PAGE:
Westport Halibut Recap | Salmon University

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Westport Halibut Recap

By on May 24, 2016
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Earl Sande of the Kitsap Poggie Club provides this expedition report of his May 1 halibut excursion to Westport, along with a caution for anglers to conserve this fishery by releasing any large females they hook.


Bad weather and extreme tides always make halibut fishing in the ocean difficult, but this year on the three days we were fishing it was decent on both counts.

We had moorage for three days of fishing. The first day we planned to go out about 15 miles in 180 feet of water for halibut and with a little luck we did manage to put a 30 and 40 pounder in the fish box along with a lingcod and a few nice sea bass.

The following day the deep water halibut was closed, but the near shore area to the north was open so we went north about 20 miles in 120 feet of water and put 12 sea bass and a lingcod in the fish box.

We spent the afternoon filleting our harvest and cleaning up the boat plus having a big fish fry for dinner. The third day, a Tuesday, we headed back out to where we fished on Sunday and luckily put two halibut, a 45 and a 20-pounder, in the fish box.

The fishing was pretty slow out there that day with quite a few guys on the radio complaining. But we were very happy with our three days catch and headed for home thinking about how the July 1 Chinook opener will pan out at Westport!

It’s hard to believe, but Pacific halibut were once caught in Hood Canal. Early in the last century, the area around Seabeck was fairly good fishing for halibut during spring and summer. A few years ago a woman told me her dad caught a large halibut near Bremerton off the Navy Yard during the early days of World War II.

By 1890 the commercial halibut fishery was going full bore off the Washington Coast. Within 10 years these halibut grounds were getting depleted and most of the fleet headed to British Columbia and Alaska. By 1920 the halibut fishery on the entire West Coast was headed for a complete disaster. We were simply too good at catching halibut. Once again over-fishing was rearing its ugly head. Fortunately, just before the Pacific Halibut became so depleted that it was no longer profitable to fish for them, the United States and Canada ratified the Northern Pacific Halibut Treaty on October 21, 1924. This treaty was placed in the hands of an international commission to obtain facts about halibut and in 1931 this commission was given the power to regulate halibut harvest from Alaska to California. With more controlled commercial fishing, halibut stocks slowly began to increase and by the 1950s they were doing much better.

a halibut schooner, c. 1890

a halibut schooner, c. 1890

Halibut belong to a family of flounders called Plueronectidea. Pacific halibut can be found from southern California to the Bering Sea to the coast of Japan. They live from near shore to over the edge of the continental shelf and have been recorded at depths of 3,600 feet. Most though, are caught at depths between 60 and 800 feet.

Halibut spawning takes place during winter, peaking in December and February. Most of the spawning takes place near the edge of the continental shelf in waters up to 1,500 deep. Male halibut become sexually mature at about eight years old and females about 12. Males can live to be nearly 30 years old and females can live to be almost 50. Nearly all halibut over 100 pounds are female with some reaching 500 pounds. A 700 pounder was reported caught off the east coast of Russia a few years ago and I saw a picture of an 800-pounder caught in Alaska in 1977. Some people think that somewhere out there swims a 1,000-pounder!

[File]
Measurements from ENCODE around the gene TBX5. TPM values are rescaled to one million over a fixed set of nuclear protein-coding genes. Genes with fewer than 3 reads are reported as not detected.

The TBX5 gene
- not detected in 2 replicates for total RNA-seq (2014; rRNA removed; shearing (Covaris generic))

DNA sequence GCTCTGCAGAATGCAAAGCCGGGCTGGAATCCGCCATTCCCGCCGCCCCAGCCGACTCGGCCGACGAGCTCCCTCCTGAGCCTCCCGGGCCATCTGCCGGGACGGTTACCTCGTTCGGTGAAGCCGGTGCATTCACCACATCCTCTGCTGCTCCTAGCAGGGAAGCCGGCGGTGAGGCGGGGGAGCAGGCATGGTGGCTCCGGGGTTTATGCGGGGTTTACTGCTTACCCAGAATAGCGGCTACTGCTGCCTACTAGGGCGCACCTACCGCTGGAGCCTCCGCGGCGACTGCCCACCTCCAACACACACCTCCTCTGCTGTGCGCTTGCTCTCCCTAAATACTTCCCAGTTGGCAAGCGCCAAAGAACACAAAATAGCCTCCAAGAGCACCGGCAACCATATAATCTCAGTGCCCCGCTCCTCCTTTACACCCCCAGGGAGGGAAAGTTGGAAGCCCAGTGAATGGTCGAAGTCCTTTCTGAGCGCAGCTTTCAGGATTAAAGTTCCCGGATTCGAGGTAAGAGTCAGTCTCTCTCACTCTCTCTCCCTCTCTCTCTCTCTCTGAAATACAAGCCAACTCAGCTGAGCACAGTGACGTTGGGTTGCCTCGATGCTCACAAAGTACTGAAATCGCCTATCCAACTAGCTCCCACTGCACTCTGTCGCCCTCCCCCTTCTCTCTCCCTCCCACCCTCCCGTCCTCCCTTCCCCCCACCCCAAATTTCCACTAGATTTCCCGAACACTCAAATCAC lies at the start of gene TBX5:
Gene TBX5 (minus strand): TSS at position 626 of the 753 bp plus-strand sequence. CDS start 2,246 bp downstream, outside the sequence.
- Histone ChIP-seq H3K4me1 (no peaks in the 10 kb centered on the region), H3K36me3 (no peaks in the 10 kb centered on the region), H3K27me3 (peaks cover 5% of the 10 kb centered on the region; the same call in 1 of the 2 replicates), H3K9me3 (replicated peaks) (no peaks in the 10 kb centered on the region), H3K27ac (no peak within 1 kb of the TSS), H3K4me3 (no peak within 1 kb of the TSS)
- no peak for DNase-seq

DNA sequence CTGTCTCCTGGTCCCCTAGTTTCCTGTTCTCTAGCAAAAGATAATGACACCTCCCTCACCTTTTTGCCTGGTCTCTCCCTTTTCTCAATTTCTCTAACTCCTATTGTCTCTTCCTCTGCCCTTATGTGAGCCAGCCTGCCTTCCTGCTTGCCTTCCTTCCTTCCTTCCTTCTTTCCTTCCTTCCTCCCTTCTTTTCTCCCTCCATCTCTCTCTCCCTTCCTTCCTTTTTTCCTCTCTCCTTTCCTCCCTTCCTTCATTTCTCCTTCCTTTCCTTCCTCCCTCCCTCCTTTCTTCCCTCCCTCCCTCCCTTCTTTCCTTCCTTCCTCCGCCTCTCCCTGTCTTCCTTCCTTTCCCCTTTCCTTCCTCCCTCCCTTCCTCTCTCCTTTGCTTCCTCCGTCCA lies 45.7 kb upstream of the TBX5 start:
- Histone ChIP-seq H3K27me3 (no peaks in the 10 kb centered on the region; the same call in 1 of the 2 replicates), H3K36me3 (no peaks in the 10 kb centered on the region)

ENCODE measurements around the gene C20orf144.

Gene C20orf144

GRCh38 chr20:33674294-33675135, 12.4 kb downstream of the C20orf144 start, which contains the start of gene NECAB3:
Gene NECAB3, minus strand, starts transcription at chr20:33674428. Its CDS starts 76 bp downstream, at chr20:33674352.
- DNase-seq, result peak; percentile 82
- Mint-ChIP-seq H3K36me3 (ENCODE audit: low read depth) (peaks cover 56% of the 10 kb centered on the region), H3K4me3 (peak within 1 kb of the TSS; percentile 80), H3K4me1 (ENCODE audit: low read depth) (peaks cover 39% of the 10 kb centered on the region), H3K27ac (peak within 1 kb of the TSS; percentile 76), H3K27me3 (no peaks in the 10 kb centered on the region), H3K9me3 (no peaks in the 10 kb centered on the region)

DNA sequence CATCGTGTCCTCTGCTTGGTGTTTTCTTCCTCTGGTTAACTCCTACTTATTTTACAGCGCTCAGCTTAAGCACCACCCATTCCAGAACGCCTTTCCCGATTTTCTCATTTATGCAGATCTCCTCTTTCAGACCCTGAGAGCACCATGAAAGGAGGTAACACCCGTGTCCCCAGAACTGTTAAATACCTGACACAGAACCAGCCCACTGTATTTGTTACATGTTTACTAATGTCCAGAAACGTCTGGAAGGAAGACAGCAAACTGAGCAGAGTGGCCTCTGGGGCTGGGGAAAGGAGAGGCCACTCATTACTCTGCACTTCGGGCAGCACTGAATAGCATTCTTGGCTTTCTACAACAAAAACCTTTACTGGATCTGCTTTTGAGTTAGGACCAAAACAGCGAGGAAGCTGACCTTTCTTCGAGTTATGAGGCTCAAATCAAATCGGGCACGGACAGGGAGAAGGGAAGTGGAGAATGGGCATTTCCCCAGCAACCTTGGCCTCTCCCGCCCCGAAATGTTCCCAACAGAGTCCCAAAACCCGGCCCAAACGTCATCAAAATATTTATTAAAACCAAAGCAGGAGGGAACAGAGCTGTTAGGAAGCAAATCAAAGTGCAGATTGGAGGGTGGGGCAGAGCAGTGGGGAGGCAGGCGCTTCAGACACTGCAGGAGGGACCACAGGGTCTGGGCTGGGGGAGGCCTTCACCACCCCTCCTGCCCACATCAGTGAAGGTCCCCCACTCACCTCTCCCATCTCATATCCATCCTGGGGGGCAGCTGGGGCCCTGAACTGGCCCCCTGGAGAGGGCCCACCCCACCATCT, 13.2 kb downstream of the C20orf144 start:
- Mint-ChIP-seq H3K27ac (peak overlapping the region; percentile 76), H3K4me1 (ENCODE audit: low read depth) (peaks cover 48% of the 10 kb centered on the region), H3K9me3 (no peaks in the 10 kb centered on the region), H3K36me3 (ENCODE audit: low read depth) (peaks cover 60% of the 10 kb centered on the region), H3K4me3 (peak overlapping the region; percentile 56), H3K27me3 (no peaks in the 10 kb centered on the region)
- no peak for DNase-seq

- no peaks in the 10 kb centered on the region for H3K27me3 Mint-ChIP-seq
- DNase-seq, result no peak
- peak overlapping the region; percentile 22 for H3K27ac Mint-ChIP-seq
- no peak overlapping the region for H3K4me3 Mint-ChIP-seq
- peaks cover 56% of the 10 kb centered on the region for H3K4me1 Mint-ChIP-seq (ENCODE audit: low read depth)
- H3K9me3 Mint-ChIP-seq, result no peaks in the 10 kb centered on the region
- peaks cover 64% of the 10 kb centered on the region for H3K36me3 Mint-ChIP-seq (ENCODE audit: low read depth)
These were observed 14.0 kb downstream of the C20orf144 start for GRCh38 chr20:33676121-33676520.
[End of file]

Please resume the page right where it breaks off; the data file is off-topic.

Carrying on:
A 50-pound female can produce 500,000 eggs, whereas a 250-pounder can produce four million eggs. The large females really should not be harvested if we want halibut in our future. As the eggs develop into larvae and grow, they slowly drift upward in the water column from the great depths below. During this development time period, the larvae may drift many hundreds of miles with the ocean currents in a counter-clockwise direction around the North Pacific Ocean. Usually by the time they have reached near shore they have evolved into little fish, first swimming on edge, then at about one-inch long they slowly rotate to their side. At about that same time, the left eye slowly moves over next to the right eye. At six months of age they look like a halibut only in miniature.

Halibut feed in near shore waters for about three years and are about one-foot long at this time. Then they begin to migrate to the south for the next five to eight years, eventually getting closer to where their parents lived as mature adults. But sometimes halibut will just keep swimming looking for food for hundreds, even thousands of miles. One tagged in the Bering Sea was caught off the coast of Oregon, a journey of nearly 2,000 miles.

Older halibut tend to migrate less. During those retirement years some seem to come closer to shore to feed in the summer and then head to deeper water in the winter to spawn.

A 22-incher weighs about four pounds; a 40-incher about 30 pounds; a 60-incher about 110 pounds; an 80-inchers about 290 pounds; and a 100-incher is a whopping 570 pounds!

Large halibut are strong swimmers and hungry carnivorous feeders. A seven-inch crab can easily be swallowed whole. Their diet includes cod, sablefish, Pollock, rockfish, sculpins, other flatfish, sandlance, herring, octopus, clams, smaller halibut and just about anything else dead or alive.

Halibut have a lot of nutritional value with lots of vitamins, amino acids, minerals and trace elements like selenium, and are high in healthy fatty acids.

Fresh halibut is for sure one of the tastiest foods on earth!

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